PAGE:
The EMBA – What You Need to Know

Thinking about the EMBA? Here is the short course.

 

First of all, the EMBA is part-time but not a local program like a regular part-time MBA. It can be done from any part of the country, based on your willingness to travel every 2,3, or 4 weeks.

 

The majority of programs meet biweekly, however the MIT-Sloan EMBA meets every 3 weeks, while the Kellogg-Miami EMBA and Duke-Fuqua have a once-per-month format. Michigan-Ross also meets once per month in both Ann Arbor and Los Angeles.

 

For most programs, you have “residencies” meaning you and your colleagues stay at the same hotel. There is a lot of distance learning in between; the residencies allow you to deepen your connection with classmates. 

 

You need to have a job, and keep it the entire time you are studying, which is the key differentiator between the EMBA and the full-time MBA. If you want to take a full year off, check into Stanford MSx or Sloan Fellows, which are full-time one year residency programs.

 

If you do have a job, you need a good one – your experience is the main thing you are contributing to the class. In a sense, you are the product; professors lead the class, but applicants are just as interested in hearing from their fellow participants. So, in your application, keep in mind you need to add something unique to the class and be willing to talk about it, as well.

 

The EMBA is best suited for management-level applicants over the age of 33. You need to meet a certain threshold for work experience. Oxford SBS states it is only for top executives, yet only requires 5 years of experience, and Kellogg, 8 years of experience. This is on the low end; most require 10+ years. For TRIUM, the top global EMBA program, the average age is 40. Global modular programs tend to have the oldest applicants.

 

The GMAT situation varies quite a bit. For TRIUM, a GMAT is required unless you have 15 years of experience. Some EMBA programs do not waiver on the GMAT – Booth, Wharton, Yale and Columbia are among them. The GMAT is waived at NYU, Cornell, Michigan-Ross and Kellogg. Kellogg is the #2 ranked EMBA program nationally by US News & World Report, which makes this quite appealing to a large audience.  Anyone gearing up for the Kellogg EMBA Round 2? June 6 will be here before you know it.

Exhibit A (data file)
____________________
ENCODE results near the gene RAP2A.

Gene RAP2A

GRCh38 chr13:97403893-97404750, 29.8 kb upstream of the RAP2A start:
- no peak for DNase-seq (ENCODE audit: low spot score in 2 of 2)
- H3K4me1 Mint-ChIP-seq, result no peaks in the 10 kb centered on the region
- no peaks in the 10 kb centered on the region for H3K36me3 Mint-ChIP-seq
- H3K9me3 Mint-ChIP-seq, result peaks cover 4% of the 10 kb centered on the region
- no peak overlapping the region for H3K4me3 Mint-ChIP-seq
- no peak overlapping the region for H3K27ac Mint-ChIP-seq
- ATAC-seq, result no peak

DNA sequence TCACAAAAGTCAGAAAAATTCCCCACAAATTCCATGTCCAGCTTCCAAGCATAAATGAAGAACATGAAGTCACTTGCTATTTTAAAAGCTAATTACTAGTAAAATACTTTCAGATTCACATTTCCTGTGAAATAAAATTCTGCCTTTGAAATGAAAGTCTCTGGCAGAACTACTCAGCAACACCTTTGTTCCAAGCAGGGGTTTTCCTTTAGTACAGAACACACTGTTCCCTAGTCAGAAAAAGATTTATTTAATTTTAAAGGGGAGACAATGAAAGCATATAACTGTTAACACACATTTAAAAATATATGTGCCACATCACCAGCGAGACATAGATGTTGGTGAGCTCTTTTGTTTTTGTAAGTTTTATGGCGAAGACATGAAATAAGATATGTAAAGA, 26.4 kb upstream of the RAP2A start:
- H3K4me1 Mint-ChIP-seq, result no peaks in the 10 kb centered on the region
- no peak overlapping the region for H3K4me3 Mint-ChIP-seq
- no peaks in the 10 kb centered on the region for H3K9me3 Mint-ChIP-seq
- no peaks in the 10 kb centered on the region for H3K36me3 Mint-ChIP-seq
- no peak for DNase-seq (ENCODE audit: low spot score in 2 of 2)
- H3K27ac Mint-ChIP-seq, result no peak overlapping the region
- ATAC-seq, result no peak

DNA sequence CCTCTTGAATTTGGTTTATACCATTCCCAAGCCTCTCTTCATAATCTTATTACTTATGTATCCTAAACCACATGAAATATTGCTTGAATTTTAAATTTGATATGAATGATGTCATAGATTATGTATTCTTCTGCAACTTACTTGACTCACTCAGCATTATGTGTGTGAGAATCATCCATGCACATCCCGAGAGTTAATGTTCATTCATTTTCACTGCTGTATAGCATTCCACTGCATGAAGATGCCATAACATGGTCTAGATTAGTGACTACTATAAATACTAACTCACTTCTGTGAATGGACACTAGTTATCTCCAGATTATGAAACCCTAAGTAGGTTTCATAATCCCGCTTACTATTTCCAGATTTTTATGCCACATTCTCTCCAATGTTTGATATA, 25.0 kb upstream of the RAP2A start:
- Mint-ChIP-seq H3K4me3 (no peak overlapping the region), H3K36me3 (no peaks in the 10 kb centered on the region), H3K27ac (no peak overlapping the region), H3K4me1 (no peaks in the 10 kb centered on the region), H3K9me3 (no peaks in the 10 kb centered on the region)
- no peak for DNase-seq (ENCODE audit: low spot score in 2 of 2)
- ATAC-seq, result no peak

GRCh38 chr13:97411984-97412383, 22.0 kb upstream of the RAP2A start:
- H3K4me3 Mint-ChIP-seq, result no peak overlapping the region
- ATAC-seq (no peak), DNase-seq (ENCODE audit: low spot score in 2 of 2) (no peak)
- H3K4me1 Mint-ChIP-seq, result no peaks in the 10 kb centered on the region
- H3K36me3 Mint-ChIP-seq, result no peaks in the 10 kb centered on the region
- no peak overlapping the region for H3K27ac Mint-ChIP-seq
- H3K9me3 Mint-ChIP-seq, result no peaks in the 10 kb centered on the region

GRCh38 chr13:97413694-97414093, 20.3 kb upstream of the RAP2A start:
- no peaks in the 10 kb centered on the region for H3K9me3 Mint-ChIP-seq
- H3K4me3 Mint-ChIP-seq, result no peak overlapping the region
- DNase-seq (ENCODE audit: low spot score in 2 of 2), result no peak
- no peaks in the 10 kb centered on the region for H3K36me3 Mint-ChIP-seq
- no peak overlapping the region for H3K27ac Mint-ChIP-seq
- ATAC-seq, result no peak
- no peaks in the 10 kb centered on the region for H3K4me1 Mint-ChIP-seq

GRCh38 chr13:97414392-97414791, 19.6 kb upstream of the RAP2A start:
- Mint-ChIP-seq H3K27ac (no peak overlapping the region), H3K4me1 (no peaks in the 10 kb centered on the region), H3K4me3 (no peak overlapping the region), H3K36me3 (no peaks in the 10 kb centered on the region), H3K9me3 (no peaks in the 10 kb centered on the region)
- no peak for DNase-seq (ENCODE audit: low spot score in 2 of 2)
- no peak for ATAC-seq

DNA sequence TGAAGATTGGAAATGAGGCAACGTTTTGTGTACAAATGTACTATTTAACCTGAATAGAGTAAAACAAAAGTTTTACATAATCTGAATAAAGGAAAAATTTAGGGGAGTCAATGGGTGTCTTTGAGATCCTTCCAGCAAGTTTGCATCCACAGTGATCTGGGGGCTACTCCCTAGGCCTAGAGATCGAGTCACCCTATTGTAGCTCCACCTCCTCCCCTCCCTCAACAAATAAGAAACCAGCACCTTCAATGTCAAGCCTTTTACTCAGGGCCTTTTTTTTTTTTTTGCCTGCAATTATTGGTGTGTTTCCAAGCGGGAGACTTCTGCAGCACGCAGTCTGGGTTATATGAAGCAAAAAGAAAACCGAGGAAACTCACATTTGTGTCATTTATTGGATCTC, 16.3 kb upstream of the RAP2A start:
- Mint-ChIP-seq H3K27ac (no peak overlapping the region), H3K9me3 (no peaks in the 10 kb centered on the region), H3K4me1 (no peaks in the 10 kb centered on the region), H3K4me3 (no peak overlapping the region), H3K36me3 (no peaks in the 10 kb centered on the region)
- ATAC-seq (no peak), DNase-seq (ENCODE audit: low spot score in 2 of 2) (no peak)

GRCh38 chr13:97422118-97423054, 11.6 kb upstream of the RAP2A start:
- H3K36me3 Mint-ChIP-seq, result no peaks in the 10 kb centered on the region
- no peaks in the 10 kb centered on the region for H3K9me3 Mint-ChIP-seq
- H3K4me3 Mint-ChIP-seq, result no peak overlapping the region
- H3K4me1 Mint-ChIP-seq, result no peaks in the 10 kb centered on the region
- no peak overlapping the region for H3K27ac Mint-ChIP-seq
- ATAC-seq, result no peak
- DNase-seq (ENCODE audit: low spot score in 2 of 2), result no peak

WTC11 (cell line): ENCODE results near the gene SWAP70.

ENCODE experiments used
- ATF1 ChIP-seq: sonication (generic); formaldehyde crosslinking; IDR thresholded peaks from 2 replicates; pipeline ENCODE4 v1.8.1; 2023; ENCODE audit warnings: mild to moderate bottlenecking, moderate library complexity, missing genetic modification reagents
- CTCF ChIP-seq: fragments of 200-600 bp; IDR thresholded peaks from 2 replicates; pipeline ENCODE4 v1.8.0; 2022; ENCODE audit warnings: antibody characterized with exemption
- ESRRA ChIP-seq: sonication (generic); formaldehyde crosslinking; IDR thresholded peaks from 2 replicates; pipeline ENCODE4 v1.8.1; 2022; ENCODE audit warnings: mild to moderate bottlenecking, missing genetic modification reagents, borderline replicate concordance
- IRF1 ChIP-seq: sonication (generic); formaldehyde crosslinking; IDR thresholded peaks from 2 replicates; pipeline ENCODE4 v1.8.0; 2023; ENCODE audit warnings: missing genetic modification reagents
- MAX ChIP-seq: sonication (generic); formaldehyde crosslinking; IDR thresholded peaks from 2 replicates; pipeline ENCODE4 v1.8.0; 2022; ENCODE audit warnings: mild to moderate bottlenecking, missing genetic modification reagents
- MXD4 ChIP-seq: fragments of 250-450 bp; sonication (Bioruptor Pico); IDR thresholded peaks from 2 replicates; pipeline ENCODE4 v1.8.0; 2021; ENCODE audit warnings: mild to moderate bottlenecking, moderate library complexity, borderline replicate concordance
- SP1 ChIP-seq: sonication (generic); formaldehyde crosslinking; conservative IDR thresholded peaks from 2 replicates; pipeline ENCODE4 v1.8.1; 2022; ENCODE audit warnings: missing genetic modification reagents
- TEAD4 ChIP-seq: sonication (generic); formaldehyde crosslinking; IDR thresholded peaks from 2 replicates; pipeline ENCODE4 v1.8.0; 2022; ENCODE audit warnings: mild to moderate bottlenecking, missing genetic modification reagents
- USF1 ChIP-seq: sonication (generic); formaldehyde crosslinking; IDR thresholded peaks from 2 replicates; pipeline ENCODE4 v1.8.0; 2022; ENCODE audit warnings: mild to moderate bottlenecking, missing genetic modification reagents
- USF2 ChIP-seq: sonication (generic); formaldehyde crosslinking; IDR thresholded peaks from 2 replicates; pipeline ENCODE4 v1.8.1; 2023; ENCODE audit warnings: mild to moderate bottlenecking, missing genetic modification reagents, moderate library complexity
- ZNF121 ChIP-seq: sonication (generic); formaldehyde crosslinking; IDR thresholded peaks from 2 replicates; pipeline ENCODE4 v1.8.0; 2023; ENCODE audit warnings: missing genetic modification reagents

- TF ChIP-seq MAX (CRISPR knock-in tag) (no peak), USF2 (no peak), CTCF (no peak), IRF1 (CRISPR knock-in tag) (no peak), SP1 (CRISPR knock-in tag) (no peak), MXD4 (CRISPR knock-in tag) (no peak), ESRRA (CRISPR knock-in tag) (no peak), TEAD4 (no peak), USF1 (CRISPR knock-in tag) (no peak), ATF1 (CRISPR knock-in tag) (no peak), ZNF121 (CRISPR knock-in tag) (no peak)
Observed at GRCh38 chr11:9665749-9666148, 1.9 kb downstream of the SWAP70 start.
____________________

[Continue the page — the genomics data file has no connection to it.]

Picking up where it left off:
MIT-Sloan waives the GMAT but require demonstration of numeracy (read: MBA Math). For many programs, you can seek a GMAT waiver which is likely to be granted if you have an analytically driven job. Duke Weekend EMBA requires a GMAT but has been known to offer waivers; whereas, if you choose their GEMBA (global EMBA) program, geared for older applicants, there is no GMAT required.

 

There is an increasing trend for EMBA programs to accept the Executive Assessment – including Cambridge-Judge, Berkeley-Haas EWMBA, and EMBA-Global program which combines the forces of London Business School, Columbia Business School and the University of Hong Kong. Many see this as GMAT lite; whereas others have said it was much harder than anticipated. This might be a good option for you, however, keep in mind that Stanford MSx and Sloan Fellows, both geared towards the mid-career executive types, only accepts the GMAT and GRE.

 

Global Executive MBA programs almost uniformly waive the GMAT – these are modular MBA programs, with international residencies, where you are basically learning while travelling the world with your colleagues. The average age for these programs skews older; around 39 whereas the average age for evening and weekend EMBA programs hovers around 33. I have only spotted one formal ranking for GEMBA programs: here is the link.

 

The IESE GEMBA starts in February 2020; the earlier the better, so my recommendation would be to target the Round 2 deadline of July 10. European applicants might leverage their efforts by  applying to the INSEAD GEMBA Round 3 deadline of July 12. And finally, the IMD EMBA might be one of the most jet set programs: the cohort travels to several different continents, maybe more than any other program.

 

Then, there are global-oriented EMBA programs that are not necessarily traveling programs. Most global MBA and EMBA programs are located in Europe; and now is the season for applying to January intake EMBA programs. The HEC international EMBA in Paris or Qatar starts in January 2020; others include Oxford and ESCP Europe.

 

At the time I am writing this article, there are still some deadlines left for Fall 2019 intake at schools including Oxford, Cambridge, CEIBS Global, Kellogg-WHU, and the new SDA-Rotman EMBA. ESCP, HEC and IMD are all European MBA programs with no firm deadlines prior to the commencement of class. IMD is a bit unique in that they offer 5 intakes per year. Keep in mind, first come, first serve, however.

 

Resume review is often a good way to get the ball rolling, offered by nearly all programs. However, you will want to make sure your CV properly represents what you would bring to the table. You send your resume to the admissions committee and they will give you preliminary feedback about your odds. This is a great offering, which allows you to both obtain feedback from the adcom and gather research about the program. Who doesn’t like to walk into a big project with some degree of certainty?

 

For those of you interested in partnering with me on your applications, this would be a great first step. Click on the contact form at http://MBAPrepCoach.com to start the conversation about your candidacy.

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